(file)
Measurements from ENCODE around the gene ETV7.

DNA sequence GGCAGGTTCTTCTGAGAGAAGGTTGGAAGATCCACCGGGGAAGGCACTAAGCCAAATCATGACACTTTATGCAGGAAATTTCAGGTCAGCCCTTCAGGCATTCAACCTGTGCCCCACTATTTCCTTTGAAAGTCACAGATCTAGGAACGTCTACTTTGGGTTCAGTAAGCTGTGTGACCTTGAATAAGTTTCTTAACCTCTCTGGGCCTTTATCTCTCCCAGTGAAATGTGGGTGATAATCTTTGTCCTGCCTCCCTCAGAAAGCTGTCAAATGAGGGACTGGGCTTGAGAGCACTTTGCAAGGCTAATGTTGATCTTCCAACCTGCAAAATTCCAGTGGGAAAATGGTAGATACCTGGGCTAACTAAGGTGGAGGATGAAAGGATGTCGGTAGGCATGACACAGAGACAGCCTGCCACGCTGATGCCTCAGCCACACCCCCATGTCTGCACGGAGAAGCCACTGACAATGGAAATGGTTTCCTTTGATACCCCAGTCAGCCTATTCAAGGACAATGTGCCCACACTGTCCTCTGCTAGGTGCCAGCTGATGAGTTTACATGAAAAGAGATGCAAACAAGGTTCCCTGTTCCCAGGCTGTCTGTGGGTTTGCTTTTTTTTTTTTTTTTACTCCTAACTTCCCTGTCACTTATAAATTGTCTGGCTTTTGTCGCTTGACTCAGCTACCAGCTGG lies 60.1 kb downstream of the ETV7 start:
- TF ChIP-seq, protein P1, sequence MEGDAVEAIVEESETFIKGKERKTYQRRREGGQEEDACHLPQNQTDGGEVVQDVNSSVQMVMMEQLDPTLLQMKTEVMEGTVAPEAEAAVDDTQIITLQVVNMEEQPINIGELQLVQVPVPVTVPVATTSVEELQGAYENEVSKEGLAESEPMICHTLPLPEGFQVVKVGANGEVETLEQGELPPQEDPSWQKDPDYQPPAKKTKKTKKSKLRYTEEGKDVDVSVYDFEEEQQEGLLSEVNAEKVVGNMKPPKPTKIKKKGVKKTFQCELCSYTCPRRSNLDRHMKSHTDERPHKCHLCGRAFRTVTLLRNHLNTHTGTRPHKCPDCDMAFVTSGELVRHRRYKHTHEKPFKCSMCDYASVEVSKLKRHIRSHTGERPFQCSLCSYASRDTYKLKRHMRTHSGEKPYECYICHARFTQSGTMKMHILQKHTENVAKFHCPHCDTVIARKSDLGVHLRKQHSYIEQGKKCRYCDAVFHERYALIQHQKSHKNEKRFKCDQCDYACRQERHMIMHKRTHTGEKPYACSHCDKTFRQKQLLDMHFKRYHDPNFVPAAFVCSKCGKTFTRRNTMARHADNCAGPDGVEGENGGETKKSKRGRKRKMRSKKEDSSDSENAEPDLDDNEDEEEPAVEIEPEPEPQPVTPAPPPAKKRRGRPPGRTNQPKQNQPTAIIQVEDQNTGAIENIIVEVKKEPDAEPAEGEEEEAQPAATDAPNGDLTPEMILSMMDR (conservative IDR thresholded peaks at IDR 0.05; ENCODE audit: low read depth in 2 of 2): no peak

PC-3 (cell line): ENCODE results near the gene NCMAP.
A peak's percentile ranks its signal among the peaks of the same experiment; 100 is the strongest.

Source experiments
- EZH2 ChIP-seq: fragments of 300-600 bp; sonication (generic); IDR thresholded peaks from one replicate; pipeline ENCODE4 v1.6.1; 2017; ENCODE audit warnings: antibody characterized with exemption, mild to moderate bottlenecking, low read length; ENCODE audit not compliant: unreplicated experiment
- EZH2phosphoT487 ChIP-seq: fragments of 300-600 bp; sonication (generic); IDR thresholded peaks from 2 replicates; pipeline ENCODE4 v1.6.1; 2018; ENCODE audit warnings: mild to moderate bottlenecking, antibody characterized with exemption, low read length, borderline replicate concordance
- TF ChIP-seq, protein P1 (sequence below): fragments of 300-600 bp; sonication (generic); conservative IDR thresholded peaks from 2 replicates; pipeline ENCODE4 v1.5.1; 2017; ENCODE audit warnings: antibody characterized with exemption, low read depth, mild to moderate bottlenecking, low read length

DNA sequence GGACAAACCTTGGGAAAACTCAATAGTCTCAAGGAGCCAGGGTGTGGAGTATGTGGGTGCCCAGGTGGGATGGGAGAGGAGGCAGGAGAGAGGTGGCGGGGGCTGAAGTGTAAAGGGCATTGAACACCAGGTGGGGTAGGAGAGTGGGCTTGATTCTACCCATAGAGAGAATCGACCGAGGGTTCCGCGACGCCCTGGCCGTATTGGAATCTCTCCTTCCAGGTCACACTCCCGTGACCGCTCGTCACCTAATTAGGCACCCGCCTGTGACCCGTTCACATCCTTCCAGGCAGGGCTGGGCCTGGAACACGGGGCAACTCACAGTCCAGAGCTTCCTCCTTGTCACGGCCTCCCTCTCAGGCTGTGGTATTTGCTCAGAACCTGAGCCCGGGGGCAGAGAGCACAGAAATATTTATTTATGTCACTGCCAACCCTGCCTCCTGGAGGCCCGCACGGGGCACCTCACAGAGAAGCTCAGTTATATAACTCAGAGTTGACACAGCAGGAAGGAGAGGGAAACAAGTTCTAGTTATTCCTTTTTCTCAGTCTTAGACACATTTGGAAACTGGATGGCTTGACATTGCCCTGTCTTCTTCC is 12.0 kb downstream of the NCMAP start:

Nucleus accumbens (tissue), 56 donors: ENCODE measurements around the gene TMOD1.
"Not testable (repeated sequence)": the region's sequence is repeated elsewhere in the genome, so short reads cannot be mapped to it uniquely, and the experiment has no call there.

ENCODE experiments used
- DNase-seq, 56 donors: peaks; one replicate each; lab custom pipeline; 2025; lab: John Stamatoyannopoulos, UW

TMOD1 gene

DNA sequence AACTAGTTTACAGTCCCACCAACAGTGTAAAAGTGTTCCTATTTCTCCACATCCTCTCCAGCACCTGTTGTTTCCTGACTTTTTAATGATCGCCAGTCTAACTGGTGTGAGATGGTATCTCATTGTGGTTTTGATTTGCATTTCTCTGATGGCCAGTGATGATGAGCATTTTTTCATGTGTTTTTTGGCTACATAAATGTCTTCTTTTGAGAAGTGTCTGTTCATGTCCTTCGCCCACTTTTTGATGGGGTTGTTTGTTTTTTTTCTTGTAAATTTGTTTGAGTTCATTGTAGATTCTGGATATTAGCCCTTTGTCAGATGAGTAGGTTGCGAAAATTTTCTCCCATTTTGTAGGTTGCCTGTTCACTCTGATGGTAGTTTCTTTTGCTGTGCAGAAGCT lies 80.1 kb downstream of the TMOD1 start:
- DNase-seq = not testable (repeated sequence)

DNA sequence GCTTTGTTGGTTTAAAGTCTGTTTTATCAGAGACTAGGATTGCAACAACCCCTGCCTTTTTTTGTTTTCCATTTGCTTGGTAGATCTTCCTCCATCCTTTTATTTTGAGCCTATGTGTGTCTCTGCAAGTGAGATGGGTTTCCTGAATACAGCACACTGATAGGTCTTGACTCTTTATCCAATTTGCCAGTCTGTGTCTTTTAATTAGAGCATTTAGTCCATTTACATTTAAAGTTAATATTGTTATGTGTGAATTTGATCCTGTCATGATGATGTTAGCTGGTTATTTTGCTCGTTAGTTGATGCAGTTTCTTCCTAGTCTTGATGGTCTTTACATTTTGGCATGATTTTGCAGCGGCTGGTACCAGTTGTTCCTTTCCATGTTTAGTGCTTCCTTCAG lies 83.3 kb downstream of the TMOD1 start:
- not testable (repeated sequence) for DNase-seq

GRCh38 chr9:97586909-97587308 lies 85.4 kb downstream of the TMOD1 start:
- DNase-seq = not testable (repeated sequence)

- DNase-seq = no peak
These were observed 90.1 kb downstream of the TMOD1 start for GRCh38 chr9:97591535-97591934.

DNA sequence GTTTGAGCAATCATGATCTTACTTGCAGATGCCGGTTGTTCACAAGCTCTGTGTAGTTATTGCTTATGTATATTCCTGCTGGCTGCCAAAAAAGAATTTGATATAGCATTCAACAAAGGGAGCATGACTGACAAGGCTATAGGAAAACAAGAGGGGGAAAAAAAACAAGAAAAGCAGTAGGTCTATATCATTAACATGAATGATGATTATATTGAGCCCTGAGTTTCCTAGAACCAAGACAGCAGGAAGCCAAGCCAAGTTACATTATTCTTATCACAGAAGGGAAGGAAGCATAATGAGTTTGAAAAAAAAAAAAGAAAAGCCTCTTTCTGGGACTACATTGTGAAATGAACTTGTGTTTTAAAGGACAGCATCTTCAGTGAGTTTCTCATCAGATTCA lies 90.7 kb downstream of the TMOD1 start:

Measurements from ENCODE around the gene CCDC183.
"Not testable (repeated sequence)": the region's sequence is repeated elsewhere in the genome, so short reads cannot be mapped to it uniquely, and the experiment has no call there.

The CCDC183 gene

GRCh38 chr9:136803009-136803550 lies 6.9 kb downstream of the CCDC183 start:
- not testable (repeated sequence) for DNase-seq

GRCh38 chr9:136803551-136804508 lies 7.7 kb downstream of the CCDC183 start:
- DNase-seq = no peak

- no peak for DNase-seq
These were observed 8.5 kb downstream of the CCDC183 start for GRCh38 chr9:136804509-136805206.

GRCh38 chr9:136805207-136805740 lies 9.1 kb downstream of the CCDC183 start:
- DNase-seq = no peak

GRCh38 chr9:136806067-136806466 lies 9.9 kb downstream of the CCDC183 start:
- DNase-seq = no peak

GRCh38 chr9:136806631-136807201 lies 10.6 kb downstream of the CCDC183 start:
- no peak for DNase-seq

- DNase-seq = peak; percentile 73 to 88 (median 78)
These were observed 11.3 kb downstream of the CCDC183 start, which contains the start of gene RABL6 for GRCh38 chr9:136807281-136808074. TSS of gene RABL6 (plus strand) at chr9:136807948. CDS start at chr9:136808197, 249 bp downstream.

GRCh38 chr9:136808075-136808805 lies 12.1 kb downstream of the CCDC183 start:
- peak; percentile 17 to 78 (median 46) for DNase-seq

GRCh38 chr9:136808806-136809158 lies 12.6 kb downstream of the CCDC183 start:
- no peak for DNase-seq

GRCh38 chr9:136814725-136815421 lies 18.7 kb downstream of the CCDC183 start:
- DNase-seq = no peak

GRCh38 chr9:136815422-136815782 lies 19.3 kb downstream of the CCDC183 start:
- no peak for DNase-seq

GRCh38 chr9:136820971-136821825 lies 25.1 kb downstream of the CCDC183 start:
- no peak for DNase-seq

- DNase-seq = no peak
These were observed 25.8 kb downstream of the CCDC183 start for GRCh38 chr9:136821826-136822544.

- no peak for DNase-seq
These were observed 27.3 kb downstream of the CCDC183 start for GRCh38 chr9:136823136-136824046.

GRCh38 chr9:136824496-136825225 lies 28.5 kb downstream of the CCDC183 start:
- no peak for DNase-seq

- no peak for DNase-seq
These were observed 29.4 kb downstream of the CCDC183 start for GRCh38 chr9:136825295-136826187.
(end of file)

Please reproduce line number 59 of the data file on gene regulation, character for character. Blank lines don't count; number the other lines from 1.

These were observed 29.4 kb downstream of the CCDC183 start for GRCh38 chr9:136825295-136826187.